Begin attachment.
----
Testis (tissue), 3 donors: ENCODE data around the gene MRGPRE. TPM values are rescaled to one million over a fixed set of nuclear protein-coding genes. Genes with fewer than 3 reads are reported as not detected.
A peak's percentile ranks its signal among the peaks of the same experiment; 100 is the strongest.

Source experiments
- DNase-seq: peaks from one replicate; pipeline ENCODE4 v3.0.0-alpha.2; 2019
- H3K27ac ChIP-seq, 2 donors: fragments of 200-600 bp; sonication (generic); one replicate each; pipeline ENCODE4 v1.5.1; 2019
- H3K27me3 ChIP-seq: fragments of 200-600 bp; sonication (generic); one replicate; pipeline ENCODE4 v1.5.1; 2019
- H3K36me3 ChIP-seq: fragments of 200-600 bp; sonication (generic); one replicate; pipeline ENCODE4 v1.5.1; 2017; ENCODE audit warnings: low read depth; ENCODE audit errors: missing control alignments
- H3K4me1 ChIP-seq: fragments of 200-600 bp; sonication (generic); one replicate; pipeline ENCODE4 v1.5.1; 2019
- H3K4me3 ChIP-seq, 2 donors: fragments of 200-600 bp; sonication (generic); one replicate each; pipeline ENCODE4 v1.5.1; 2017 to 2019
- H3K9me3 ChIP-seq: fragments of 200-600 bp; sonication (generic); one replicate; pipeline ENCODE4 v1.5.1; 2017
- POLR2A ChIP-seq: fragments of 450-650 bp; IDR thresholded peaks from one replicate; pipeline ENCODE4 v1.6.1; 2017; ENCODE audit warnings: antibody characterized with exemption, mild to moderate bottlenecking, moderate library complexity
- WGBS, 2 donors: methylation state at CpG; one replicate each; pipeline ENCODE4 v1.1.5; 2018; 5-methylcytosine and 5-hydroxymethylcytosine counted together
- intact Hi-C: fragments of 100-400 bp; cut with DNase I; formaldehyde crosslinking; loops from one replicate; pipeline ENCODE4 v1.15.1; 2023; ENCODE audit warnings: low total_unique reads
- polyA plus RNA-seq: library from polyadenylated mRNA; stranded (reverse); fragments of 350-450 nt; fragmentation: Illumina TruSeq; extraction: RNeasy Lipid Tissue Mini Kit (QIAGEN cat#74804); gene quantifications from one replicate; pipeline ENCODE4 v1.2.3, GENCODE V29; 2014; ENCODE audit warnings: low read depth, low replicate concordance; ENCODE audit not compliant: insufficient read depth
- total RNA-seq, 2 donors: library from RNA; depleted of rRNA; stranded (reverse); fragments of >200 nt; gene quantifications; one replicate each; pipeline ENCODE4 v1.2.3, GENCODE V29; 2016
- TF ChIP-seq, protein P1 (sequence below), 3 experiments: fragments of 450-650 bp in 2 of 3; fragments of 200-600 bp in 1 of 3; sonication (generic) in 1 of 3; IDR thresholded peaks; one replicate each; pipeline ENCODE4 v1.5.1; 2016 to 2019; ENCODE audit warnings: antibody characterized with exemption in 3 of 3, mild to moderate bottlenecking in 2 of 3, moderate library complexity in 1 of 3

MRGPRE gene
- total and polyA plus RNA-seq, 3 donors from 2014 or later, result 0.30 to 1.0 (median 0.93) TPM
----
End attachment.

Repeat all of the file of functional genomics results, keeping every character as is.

Testis (tissue), 3 donors: ENCODE data around the gene MRGPRE. TPM values are rescaled to one million over a fixed set of nuclear protein-coding genes. Genes with fewer than 3 reads are reported as not detected.
A peak's percentile ranks its signal among the peaks of the same experiment; 100 is the strongest.

Source experiments
- DNase-seq: peaks from one replicate; pipeline ENCODE4 v3.0.0-alpha.2; 2019
- H3K27ac ChIP-seq, 2 donors: fragments of 200-600 bp; sonication (generic); one replicate each; pipeline ENCODE4 v1.5.1; 2019
- H3K27me3 ChIP-seq: fragments of 200-600 bp; sonication (generic); one replicate; pipeline ENCODE4 v1.5.1; 2019
- H3K36me3 ChIP-seq: fragments of 200-600 bp; sonication (generic); one replicate; pipeline ENCODE4 v1.5.1; 2017; ENCODE audit warnings: low read depth; ENCODE audit errors: missing control alignments
- H3K4me1 ChIP-seq: fragments of 200-600 bp; sonication (generic); one replicate; pipeline ENCODE4 v1.5.1; 2019
- H3K4me3 ChIP-seq, 2 donors: fragments of 200-600 bp; sonication (generic); one replicate each; pipeline ENCODE4 v1.5.1; 2017 to 2019
- H3K9me3 ChIP-seq: fragments of 200-600 bp; sonication (generic); one replicate; pipeline ENCODE4 v1.5.1; 2017
- POLR2A ChIP-seq: fragments of 450-650 bp; IDR thresholded peaks from one replicate; pipeline ENCODE4 v1.6.1; 2017; ENCODE audit warnings: antibody characterized with exemption, mild to moderate bottlenecking, moderate library complexity
- WGBS, 2 donors: methylation state at CpG; one replicate each; pipeline ENCODE4 v1.1.5; 2018; 5-methylcytosine and 5-hydroxymethylcytosine counted together
- intact Hi-C: fragments of 100-400 bp; cut with DNase I; formaldehyde crosslinking; loops from one replicate; pipeline ENCODE4 v1.15.1; 2023; ENCODE audit warnings: low total_unique reads
- polyA plus RNA-seq: library from polyadenylated mRNA; stranded (reverse); fragments of 350-450 nt; fragmentation: Illumina TruSeq; extraction: RNeasy Lipid Tissue Mini Kit (QIAGEN cat#74804); gene quantifications from one replicate; pipeline ENCODE4 v1.2.3, GENCODE V29; 2014; ENCODE audit warnings: low read depth, low replicate concordance; ENCODE audit not compliant: insufficient read depth
- total RNA-seq, 2 donors: library from RNA; depleted of rRNA; stranded (reverse); fragments of >200 nt; gene quantifications; one replicate each; pipeline ENCODE4 v1.2.3, GENCODE V29; 2016
- TF ChIP-seq, protein P1 (sequence below), 3 experiments: fragments of 450-650 bp in 2 of 3; fragments of 200-600 bp in 1 of 3; sonication (generic) in 1 of 3; IDR thresholded peaks; one replicate each; pipeline ENCODE4 v1.5.1; 2016 to 2019; ENCODE audit warnings: antibody characterized with exemption in 3 of 3, mild to moderate bottlenecking in 2 of 3, moderate library complexity in 1 of 3

MRGPRE gene
- total and polyA plus RNA-seq, 3 donors from 2014 or later, result 0.30 to 1.0 (median 0.93) TPM